Industry Trends – Analog & RF IC Simulation
Industry is seeing changing trends in analog & RF IC simulation, in both physics (the need to bring in physical effects early in the design process) & statistics expertise. The emerging electronics trends see a pull from customers & designers for simulators that are faster and better. Simulators are getting faster both in simulation time and by easier-to-use multi-core and multi-machine implementations. Simulators are also getting better. They converge on a broader range of circuits, handle larger circuits, and more cleanly support mixed-signal circuits. There’s another trend: meta-simulation. This term describes tools that feel like using simulators from the perspective of the designer. Just like simulators, meta-simulators input netlists, and output scalar or vector measures. However, meta-simulators actually call circuit simulators in the loop. Meta-simulators are used for fast PVT analysis, fast high-sigma statistical analysis, intelligent Monte Carlo analysis and sensitivity analysis. They bring the value of simulation to a “meta” (higher) level. Statistical analysis, design-of-experiments, and corner modes are some of the terms imply the need to address variation and a good EDA tools handle variation, while allowing the engineer to efficiently focus on designing with familiar flows like corner-based design and familiar analyses like PVT and Monte Carlo. Temperature variation can also be modeled to simulate the circuit’s performance through temperature ranges.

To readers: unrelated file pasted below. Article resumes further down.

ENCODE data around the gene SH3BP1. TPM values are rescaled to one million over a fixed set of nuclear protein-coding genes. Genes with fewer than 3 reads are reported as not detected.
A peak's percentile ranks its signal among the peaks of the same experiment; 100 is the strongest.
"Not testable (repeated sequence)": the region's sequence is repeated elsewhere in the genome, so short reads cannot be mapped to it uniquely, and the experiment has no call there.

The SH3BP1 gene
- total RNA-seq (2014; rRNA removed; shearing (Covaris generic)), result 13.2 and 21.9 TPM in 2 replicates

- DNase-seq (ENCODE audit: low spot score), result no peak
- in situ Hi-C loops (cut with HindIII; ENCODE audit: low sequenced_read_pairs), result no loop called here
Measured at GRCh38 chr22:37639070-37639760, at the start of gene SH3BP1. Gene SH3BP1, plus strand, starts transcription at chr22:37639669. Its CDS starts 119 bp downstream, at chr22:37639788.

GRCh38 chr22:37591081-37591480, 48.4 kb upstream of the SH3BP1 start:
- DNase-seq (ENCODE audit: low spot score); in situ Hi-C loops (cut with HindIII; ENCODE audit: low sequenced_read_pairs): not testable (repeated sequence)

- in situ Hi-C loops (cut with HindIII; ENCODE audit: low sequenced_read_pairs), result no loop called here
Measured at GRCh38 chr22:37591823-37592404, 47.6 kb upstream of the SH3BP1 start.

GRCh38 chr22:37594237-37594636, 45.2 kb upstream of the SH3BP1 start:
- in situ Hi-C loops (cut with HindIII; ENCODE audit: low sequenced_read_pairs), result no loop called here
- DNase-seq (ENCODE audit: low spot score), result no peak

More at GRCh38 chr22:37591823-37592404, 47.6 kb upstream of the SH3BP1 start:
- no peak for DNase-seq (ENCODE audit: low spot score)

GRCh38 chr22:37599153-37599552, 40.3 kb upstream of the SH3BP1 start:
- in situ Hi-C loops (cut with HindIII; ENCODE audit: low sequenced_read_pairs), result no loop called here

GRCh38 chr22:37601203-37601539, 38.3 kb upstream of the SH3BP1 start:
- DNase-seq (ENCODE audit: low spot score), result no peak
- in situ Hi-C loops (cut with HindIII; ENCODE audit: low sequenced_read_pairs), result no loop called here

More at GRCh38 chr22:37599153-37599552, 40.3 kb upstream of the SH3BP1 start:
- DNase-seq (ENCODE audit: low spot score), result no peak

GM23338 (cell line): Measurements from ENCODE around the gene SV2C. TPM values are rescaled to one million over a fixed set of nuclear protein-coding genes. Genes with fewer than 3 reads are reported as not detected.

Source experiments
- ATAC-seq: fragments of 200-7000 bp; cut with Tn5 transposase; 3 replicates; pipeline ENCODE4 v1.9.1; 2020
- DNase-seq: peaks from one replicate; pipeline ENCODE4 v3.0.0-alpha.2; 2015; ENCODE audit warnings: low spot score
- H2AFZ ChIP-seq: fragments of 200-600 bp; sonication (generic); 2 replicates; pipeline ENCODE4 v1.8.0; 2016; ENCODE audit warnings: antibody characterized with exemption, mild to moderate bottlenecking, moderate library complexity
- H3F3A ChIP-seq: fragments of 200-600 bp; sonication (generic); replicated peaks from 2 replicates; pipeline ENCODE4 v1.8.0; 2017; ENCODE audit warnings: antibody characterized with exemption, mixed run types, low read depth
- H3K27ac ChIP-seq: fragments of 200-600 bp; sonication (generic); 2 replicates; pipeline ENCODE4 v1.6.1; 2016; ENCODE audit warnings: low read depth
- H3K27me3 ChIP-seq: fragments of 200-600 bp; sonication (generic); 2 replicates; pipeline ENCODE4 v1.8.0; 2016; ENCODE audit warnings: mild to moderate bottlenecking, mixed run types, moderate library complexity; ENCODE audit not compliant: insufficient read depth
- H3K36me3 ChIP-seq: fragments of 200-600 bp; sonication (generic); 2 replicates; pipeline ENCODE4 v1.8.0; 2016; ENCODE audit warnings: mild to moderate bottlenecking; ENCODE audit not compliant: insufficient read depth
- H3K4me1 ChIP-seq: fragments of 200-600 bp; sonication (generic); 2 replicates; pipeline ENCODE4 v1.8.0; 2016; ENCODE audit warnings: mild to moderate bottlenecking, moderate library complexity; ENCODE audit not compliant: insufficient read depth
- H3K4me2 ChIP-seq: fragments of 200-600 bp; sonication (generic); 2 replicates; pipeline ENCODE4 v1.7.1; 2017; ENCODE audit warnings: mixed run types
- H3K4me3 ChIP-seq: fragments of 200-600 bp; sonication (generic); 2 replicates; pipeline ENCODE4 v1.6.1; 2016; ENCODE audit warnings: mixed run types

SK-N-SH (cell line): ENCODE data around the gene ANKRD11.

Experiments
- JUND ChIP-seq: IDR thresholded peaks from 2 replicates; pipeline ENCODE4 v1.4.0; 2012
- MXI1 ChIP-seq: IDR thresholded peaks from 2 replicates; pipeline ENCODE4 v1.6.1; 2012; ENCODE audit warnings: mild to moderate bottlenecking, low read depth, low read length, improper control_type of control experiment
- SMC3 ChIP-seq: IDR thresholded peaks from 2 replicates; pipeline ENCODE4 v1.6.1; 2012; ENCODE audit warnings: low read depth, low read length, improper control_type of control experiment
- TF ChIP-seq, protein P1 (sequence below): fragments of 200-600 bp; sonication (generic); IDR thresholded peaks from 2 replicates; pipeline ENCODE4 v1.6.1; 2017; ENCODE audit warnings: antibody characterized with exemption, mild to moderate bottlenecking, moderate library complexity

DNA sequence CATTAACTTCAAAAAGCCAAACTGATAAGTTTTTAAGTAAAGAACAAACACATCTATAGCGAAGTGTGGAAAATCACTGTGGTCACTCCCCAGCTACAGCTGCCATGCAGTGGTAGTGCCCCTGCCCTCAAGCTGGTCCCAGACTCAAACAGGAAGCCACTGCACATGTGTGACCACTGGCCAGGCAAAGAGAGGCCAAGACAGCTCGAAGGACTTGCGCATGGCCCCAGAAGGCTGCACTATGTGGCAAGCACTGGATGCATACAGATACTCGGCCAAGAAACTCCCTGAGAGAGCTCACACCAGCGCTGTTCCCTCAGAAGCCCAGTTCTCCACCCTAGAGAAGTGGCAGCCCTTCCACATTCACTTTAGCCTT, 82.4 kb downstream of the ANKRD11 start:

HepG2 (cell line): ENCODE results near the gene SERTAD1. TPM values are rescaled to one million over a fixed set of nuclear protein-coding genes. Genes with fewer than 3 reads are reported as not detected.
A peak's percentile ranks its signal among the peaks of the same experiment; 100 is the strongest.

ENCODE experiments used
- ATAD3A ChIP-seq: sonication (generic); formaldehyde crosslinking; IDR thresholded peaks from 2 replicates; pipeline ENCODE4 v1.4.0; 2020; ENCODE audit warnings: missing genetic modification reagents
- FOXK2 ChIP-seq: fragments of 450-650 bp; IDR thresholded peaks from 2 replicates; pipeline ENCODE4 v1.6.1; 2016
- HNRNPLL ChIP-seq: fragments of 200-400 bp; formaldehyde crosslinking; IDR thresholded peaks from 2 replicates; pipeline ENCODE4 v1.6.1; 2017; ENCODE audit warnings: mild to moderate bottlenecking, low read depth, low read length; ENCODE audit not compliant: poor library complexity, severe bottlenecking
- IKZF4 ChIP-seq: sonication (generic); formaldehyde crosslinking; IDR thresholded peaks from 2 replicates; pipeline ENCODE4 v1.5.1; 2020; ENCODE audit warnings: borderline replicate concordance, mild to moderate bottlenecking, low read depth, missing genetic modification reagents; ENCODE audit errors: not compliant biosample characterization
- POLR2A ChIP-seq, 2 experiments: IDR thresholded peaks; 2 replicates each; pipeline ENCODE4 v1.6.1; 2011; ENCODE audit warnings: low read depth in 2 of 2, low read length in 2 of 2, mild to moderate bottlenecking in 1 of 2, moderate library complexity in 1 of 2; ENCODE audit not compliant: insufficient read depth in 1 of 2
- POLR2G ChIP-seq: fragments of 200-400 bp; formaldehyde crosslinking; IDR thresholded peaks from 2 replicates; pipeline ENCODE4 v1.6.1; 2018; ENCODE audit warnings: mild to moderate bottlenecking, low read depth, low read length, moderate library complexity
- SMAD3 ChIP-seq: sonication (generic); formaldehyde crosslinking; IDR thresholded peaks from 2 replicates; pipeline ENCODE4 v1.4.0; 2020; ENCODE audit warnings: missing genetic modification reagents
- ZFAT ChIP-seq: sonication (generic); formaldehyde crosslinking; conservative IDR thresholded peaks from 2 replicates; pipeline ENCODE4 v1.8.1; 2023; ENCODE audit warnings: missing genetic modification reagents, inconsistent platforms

Some of the Simulators available
Simulink from Matlab
Simulink® is a block diagram environment for multi – domain simulation and Model-Based Design. It supports simulation, automatic code generation, and continuous test and verification of embedded systems. Simulink provides a graphical editor, customizable block libraries, and solvers for modeling and simulating dynamic systems. It is integrated with MATLAB, enabling you to incorporate MATLAB algorithms into models and export simulation results to MATLAB for further analysis. Its capabilities are, Building the Model — Model hierarchical subsystems with predefined library blocks, Simulating the Model — Simulate the dynamic behavior of your system and view results as the simulation runs, Analyzing Simulation Results — View simulation results and debug the simulation, Managing Projects — Easily manage files, components, and large amounts of data for your project and connecting to Hardware — Connect your model to hardware for real-time testing and embedded system deployment.